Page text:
Or to put it more bluntly, we live in a world where the first vision of Frankenstein’s monster kids see is his pink counterpart selling them marshmallow cereal. You can’t make that scary. And they don’t want it scary.
Even in the 40s, Universal seemed to know the monsters were becoming too popular to be frightening. When you watch the old monster mash movies, the emphasis is rarely on fear, but instead on providing you a few awesome fights between beloved creatures. Perhaps the crowning achievement of that period was not House of Dracula or any other such picture, but instead, Abbott and Costello Meet Frankenstein.
It’s not just Universal, either. One reason Ridley Scott’s first Alien movie was so scary was because we didn’t see the monster in full until the very end. By Aliens, since we all knew what it looked like, James Cameron shifted genres from suspense to action, and it was the perfect move. And what about more modern horror icons like Freddy Kruger, Jason Voorhees, or Chucky? How many films did each of these villains get before they switched from being embodiments of darkness to winking at the camera and going for the most over-the-top kills possible? In fact, horror franchises that don’t go meta often fall apart entirely: Halloween’s sequels grew tepid and dull before a reboot that itself was tepid and dull by the second film, and the Saw franchise limped to the finish line a garbled, confusing shadow of its own early sharp as hell installments.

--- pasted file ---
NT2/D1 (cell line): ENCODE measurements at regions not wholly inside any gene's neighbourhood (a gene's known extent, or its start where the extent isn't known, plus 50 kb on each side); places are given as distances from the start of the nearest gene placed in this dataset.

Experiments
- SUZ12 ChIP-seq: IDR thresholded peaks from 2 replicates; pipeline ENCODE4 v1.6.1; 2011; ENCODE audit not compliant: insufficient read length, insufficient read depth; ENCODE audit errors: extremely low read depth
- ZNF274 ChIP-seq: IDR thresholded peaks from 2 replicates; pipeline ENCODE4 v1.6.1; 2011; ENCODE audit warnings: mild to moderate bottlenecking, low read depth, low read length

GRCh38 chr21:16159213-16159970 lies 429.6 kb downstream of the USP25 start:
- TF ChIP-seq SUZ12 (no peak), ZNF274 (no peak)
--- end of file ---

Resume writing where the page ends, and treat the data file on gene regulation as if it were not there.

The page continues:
And lest we forget, Universal itself has had success with this approach in the past. In 1999, when director Stephen Sommers was tapped to reboot The Mummy, the resulting franchise owed far more to Indiana Jones than to Karl Freund, and it hit very big for a while. They tried to get scary again with the 2010 remake of The Wolfman, and it flopped. Last month’s Dracula Untold, which had a tacked-on post-credits sequence that could have made it a sort of back door pilot for the new Universal Monsterverse, similarly bombed. (Although the studio has not made any official declaration as to whether Dracula Untold will be “canon” in its new universe, I for one am betting against it.) I’m not saying it’s no longer possible to make Dracula or Frankenstein scary, but to do the sort of long-term franchise Universal is picturing, taking an action-adventure route is not only easier, it’s more practical as well.
If the movies come out and suck, then sure, I’ll complain. I’d rather have no Universal Monster movies at all than have bad ones. But nothing that has been said so far indicates an inherently bad idea. Granted, if people online were inclined to wait for evidence to complain about something, an awful lot of bloggers would run out of things to talk about. But frankly, that’s a chance I’m willing to take.